Why exactly does Singapore have triple-A ratings from all three credit rating agencies?

By Chris Kuan

Minister in the Prime Minister’s Office Chan Chun Sing also said at the People's Action Party rally on Friday that a candidate for Bukit Batok SMC by-election wanted to give the impression that “we are cheating Singaporeans”. But the market was not stupid, he said.

“Why is Singapore one of 11 countries in world that has triple-A ratings from all three credit rating agencies?” he pointed out.

I'll answer it for Chan Chun Sing even if he avoided the essential truths of the triple-A rating. That rating is mainly based on

1. The constitution rule that forbids the government from running deficits over the parliamentary term.

2. The massive year-on-year budget surpluses ran by the government, amounting to an average of nearly 10% of GDP per year over the past 15 years alone.

Those budget surpluses that underpins the government finances do not appear out of the blue and they certainly do not result from some magical fiscal policy formula. Those surpluses results from selling land at ever increasing prices, excess returns from investing debt proceeds which includes CPF and low social expenditures.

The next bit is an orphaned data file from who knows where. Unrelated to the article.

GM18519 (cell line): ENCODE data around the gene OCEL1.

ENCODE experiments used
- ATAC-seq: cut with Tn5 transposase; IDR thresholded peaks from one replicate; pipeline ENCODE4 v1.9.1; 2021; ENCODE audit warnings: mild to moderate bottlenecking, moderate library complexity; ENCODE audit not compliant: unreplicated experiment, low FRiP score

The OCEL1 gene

In other words, those triple-A ratings are paid for by the people and by denying them financial security in retirement and healthcare.

And just to be clear, Norway and Singapore are the only ones among the 11 triple-A rated countries that have long-term budget surpluses. That means countries do not need to have budget surpluses to be rated triple-A, sustainable deficits will be enough. Norway's long-term surpluses are from natural endowments, as for Singapore's...... let's put it this way, a transfer of wealth from households to the state.

This entry was posted in Letters.
This entry was posted in Letters.